Games & Sports: Soccer, Bocce, Card Games


Games & Sports: Soccer, Bocce, Card Games

Soccer. Soccer has become a vital sport in post-WWII Italy. Sundays are filled with sounds of soccer matches and cheering fans over radio and TV. World Cup victories for Italy, the increasing popularity of the sport, and the fact that it has become the fastest growing league sport for children (girls and boys) since the mid- to late- 1980s, means that soccer (Italian and otherwise) is now much more common in America today. Sunday morning matches via satellite were frequently available in the 1980s at restaurants, and Italian sports news could be heard on Italian radio (K.T.Y.M. 1460 KC (AM) from 9:30 to 10:00 with Tony Pirozzi) or read in L'italo americano. Today cable networks and online sources make Italian soccer and soccer news readily available, making direct RAI sports programs accessible to many (See: MEDIA, Radio & TV). For the true aficionado some newstands carry the pink-papered La Gazzetta dello Sport, direct from Italy. (http://www.gazzetta.it/).

Of related interest:
World Soccer News: http://www.worldsoccernews.com/


Italian RAI cameramen (directed by Vergine brothers)
filming a bocce game in Santa Barbara, for a documentary
on Italians abroad, during the mid-1980's

Bocce. Sports and traditional games such as bocce (and Italian card games) were traditionally male activities but now played by women as well (at the Garibaldina women started playing in about 1975). The most traditional of the Italian games remains bocce (=something akin to lawn bowling, or French boules), normally played on clay or dirt courts rather than grass. It is still widely played. Many clubs have bocce teams and hold tournaments (e.g., Italian American Club, Italian Catholic Federation, etc.). Often a bocce game may be seen at annual picnics. A few Italians have even built bocce courts in their backyards.

Bocce Courts:

Downey Bocce Club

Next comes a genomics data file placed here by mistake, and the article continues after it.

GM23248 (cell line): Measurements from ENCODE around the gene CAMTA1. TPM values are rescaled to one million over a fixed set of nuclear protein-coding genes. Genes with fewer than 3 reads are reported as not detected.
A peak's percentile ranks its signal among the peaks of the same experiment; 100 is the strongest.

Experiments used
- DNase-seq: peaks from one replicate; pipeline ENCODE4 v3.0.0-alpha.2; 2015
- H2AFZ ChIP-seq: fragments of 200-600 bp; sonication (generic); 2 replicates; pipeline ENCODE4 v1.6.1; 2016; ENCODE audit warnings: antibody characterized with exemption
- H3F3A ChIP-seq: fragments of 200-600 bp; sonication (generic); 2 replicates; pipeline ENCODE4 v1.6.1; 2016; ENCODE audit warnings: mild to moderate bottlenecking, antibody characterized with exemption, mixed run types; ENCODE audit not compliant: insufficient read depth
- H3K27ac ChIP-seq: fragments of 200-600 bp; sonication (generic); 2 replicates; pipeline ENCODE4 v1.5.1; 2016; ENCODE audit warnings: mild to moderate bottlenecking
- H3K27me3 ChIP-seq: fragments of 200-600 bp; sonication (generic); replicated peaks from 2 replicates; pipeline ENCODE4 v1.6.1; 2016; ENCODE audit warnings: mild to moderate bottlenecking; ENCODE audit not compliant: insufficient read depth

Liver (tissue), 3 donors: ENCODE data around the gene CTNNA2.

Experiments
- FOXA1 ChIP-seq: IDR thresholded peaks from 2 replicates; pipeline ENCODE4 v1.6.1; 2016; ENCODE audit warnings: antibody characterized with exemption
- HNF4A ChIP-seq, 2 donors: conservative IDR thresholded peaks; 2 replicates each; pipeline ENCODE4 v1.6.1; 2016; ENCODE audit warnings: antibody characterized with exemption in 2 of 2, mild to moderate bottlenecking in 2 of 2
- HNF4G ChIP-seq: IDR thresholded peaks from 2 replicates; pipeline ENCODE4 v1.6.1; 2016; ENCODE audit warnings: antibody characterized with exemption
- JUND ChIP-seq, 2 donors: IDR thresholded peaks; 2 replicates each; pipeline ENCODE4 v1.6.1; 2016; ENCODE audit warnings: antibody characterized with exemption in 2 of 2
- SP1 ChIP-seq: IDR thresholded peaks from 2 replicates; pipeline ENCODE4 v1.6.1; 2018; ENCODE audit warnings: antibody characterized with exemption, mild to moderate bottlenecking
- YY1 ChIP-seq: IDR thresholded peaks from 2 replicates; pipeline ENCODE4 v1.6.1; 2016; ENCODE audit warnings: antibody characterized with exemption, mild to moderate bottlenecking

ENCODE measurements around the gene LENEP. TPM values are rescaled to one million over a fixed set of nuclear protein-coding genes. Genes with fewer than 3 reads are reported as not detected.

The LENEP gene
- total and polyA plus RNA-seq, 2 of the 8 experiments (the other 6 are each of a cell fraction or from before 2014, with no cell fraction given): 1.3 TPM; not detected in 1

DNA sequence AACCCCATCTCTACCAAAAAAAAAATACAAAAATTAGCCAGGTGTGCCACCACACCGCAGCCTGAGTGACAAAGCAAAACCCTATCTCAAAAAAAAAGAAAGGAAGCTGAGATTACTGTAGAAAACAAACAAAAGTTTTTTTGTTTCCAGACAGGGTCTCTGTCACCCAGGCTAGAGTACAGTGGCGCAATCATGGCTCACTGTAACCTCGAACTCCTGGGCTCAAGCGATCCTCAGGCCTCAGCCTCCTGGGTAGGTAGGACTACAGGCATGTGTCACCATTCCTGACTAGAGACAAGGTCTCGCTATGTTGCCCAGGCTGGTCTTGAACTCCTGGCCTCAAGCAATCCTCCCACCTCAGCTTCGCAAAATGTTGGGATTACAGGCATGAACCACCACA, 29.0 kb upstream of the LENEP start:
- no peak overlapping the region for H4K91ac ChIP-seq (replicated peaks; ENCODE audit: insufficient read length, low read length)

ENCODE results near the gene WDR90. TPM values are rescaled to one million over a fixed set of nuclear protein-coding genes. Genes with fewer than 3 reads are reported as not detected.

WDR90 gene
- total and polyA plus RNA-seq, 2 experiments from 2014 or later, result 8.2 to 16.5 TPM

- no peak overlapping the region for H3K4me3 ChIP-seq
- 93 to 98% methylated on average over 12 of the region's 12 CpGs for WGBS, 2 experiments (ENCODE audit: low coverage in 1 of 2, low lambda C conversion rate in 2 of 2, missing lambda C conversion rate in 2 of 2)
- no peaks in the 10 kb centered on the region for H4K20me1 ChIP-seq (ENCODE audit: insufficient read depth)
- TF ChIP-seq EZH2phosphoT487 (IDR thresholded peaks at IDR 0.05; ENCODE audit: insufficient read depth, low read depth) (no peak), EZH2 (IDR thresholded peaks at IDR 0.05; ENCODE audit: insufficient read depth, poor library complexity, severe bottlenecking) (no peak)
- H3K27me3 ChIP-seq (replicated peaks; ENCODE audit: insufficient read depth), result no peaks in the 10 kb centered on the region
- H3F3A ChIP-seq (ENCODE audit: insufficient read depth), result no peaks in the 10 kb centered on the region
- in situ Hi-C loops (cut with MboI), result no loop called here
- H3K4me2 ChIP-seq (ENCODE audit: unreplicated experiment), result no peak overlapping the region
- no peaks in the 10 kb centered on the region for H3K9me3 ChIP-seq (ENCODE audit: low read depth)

Apollo Park
9369 Cecilia Street
Downey, California 90241
Tel: (562) 869-8782
Perry Michienzi, Pmichienzi@aol.com

Garibaldina Society
(Societá Garibaldina di Mutua Beneficenza)
4533 N. Figueroa
Los Angeles, CA 90065
Tel: (818) 249-9363 or (323) 223-5005
Email: information@garibaldina.com
Web: http://garibaldina.net/index_files/Page1247.htm
Indoor carpeted bocce (Tuesdays and Thursdays).

Villa Scalabrini Retirement Center (afternoons)
10631 Vinedale St.
Sun Valley, CA 91352
Tel: (818) 768-6500
Web: www.villascalabrini.com

Of related interest:

Bocce links: http://pw2.netcom.com/~mifisher/bocce.html

World Bocce League: http://www.worldbocce.org/

Bocce Locations in the US: http://www.ibocce.com/locations.html

United States Bocce Federation: http://www.bocce.com/

Card Games. Italian card games played with decks of 40 cards (in many regional versions: Triestine, Piemontesi, Piacentine, Napoletane, etc.) also survive, normally (but not exclusively) among older Italian males: tre setti, briscola, scopa (or scopone). Among Northern Italians (Veneti, for instance) the card game coteccio is also played. Informal groups meet in parks, homes, and clubhouses to play cards.

Of related interest:

Dal Negro (Italian card company, Treviso): http://www.dalnegro.com/
International Playing Card Society: http://i-p-c-s.org/history.html

Miscellaneous. A finger counting game, morra, and a drinking game, padrone, sottopadrone, are extremely rare today. A peasant game called the tiro al formaggio (still played in Central Italy where championships have recently taken place in Alatri), which consists of rolling a large round of cheese the farthest, was practiced until a decade or so ago at picnics and other social events, by clubs such as the Garibaldina.